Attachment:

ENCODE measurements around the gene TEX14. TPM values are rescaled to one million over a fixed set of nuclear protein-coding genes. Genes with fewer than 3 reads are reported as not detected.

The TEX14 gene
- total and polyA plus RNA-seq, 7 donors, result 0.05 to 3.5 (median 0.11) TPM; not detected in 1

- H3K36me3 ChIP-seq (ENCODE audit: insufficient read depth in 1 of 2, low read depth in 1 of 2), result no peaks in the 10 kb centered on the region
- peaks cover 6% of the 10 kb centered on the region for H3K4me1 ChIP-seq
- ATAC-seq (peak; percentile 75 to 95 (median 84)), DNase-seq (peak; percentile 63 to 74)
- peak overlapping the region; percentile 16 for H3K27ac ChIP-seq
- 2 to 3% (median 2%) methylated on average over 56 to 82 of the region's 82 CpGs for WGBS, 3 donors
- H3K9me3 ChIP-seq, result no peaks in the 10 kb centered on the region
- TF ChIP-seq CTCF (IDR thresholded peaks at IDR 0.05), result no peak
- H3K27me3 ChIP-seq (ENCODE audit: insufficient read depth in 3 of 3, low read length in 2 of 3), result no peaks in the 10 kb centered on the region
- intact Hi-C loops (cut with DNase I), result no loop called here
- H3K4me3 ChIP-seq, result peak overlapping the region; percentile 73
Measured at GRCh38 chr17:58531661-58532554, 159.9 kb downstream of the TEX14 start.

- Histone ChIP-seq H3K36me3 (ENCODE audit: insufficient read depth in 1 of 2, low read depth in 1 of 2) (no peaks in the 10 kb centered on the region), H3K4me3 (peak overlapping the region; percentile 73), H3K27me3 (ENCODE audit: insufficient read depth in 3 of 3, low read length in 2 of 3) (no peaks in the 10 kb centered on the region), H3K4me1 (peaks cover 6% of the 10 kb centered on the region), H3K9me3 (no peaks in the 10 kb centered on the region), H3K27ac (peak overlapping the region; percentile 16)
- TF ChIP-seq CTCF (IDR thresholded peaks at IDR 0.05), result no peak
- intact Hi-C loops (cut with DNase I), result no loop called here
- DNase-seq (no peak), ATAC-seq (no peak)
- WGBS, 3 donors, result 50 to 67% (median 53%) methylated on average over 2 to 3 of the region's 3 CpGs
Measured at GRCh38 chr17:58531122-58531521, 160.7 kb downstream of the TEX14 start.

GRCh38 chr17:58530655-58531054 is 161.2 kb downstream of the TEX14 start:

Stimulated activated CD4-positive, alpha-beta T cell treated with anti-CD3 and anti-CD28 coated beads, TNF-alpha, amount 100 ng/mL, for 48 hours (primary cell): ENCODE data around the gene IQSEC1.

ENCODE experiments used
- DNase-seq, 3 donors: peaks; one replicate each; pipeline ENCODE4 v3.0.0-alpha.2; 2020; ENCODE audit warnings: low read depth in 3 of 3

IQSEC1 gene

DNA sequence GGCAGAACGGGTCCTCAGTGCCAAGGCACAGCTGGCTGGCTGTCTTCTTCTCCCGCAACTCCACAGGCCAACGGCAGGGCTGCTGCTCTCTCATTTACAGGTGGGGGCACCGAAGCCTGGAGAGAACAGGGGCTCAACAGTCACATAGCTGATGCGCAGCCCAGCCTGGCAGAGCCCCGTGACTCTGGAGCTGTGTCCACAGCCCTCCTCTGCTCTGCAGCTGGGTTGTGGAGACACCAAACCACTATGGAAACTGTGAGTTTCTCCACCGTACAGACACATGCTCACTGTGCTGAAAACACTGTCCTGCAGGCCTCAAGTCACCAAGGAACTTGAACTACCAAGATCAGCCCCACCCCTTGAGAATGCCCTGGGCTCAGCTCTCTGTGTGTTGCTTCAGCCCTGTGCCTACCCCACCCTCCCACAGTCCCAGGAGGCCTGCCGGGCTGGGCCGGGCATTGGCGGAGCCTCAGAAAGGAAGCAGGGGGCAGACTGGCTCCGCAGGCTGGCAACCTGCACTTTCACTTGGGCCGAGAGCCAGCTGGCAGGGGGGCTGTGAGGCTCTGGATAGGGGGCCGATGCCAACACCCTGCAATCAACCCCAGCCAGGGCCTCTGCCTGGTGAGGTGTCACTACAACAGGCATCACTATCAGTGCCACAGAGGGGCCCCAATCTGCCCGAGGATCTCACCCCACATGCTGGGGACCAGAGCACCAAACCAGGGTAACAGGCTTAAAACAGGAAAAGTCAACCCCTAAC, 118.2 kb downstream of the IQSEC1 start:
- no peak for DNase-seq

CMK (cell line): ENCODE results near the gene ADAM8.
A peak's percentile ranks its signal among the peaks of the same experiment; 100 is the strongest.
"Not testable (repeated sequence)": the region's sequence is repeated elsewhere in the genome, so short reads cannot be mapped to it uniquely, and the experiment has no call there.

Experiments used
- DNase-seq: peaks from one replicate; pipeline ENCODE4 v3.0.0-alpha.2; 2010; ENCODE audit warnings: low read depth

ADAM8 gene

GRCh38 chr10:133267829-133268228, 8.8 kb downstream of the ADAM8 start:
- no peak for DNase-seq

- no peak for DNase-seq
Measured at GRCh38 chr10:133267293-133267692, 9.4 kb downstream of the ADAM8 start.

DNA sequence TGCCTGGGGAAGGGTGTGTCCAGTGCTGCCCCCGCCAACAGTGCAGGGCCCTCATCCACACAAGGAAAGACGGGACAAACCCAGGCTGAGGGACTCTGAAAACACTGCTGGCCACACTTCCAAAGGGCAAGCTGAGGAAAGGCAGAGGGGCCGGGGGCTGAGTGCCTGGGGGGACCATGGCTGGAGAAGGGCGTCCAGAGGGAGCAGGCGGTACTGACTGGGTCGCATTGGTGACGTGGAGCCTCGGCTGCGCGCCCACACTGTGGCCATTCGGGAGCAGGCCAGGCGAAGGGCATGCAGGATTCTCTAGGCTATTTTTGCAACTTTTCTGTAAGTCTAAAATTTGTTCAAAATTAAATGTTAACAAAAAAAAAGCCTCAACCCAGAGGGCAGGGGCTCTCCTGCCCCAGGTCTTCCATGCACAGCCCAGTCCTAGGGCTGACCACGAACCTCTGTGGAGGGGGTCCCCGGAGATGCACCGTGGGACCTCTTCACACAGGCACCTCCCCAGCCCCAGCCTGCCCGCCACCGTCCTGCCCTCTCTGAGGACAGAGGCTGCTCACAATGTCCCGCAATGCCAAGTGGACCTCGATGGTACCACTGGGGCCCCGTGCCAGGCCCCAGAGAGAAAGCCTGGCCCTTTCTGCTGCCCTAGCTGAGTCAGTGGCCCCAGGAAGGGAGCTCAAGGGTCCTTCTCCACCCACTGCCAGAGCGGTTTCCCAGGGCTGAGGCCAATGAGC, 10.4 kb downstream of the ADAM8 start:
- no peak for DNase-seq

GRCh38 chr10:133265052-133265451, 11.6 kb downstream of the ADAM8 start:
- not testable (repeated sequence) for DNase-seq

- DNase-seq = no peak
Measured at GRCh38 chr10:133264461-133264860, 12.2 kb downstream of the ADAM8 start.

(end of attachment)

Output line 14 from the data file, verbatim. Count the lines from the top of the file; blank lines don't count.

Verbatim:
Measured at GRCh38 chr17:58531661-58532554, 159.9 kb downstream of the TEX14 start.